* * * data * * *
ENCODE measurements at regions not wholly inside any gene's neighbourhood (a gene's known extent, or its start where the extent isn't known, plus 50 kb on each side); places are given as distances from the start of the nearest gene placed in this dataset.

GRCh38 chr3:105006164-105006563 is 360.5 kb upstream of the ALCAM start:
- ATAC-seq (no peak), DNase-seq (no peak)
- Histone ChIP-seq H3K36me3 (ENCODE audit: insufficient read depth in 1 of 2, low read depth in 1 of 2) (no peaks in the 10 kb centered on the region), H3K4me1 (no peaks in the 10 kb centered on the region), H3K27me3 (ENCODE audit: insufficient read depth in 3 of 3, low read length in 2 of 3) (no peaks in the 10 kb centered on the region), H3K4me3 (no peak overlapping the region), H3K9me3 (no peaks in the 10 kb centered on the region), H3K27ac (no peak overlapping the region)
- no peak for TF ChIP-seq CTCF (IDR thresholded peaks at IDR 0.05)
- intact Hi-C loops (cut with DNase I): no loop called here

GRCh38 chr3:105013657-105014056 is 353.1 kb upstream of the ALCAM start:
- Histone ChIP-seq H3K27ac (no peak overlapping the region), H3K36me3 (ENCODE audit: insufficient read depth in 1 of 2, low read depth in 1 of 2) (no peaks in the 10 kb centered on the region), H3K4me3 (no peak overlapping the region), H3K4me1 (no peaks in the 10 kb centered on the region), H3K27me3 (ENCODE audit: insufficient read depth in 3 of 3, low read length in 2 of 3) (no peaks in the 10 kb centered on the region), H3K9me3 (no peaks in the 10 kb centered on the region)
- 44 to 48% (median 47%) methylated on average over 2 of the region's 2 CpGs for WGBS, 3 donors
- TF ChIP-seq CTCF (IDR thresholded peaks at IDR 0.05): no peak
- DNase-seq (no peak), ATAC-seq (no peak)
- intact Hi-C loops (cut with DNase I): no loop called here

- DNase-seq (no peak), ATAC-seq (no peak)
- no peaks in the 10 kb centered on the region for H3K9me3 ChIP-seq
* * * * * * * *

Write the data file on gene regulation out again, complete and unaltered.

ENCODE measurements at regions not wholly inside any gene's neighbourhood (a gene's known extent, or its start where the extent isn't known, plus 50 kb on each side); places are given as distances from the start of the nearest gene placed in this dataset.

GRCh38 chr3:105006164-105006563 is 360.5 kb upstream of the ALCAM start:
- ATAC-seq (no peak), DNase-seq (no peak)
- Histone ChIP-seq H3K36me3 (ENCODE audit: insufficient read depth in 1 of 2, low read depth in 1 of 2) (no peaks in the 10 kb centered on the region), H3K4me1 (no peaks in the 10 kb centered on the region), H3K27me3 (ENCODE audit: insufficient read depth in 3 of 3, low read length in 2 of 3) (no peaks in the 10 kb centered on the region), H3K4me3 (no peak overlapping the region), H3K9me3 (no peaks in the 10 kb centered on the region), H3K27ac (no peak overlapping the region)
- no peak for TF ChIP-seq CTCF (IDR thresholded peaks at IDR 0.05)
- intact Hi-C loops (cut with DNase I): no loop called here

GRCh38 chr3:105013657-105014056 is 353.1 kb upstream of the ALCAM start:
- Histone ChIP-seq H3K27ac (no peak overlapping the region), H3K36me3 (ENCODE audit: insufficient read depth in 1 of 2, low read depth in 1 of 2) (no peaks in the 10 kb centered on the region), H3K4me3 (no peak overlapping the region), H3K4me1 (no peaks in the 10 kb centered on the region), H3K27me3 (ENCODE audit: insufficient read depth in 3 of 3, low read length in 2 of 3) (no peaks in the 10 kb centered on the region), H3K9me3 (no peaks in the 10 kb centered on the region)
- 44 to 48% (median 47%) methylated on average over 2 of the region's 2 CpGs for WGBS, 3 donors
- TF ChIP-seq CTCF (IDR thresholded peaks at IDR 0.05): no peak
- DNase-seq (no peak), ATAC-seq (no peak)
- intact Hi-C loops (cut with DNase I): no loop called here

- DNase-seq (no peak), ATAC-seq (no peak)
- no peaks in the 10 kb centered on the region for H3K9me3 ChIP-seq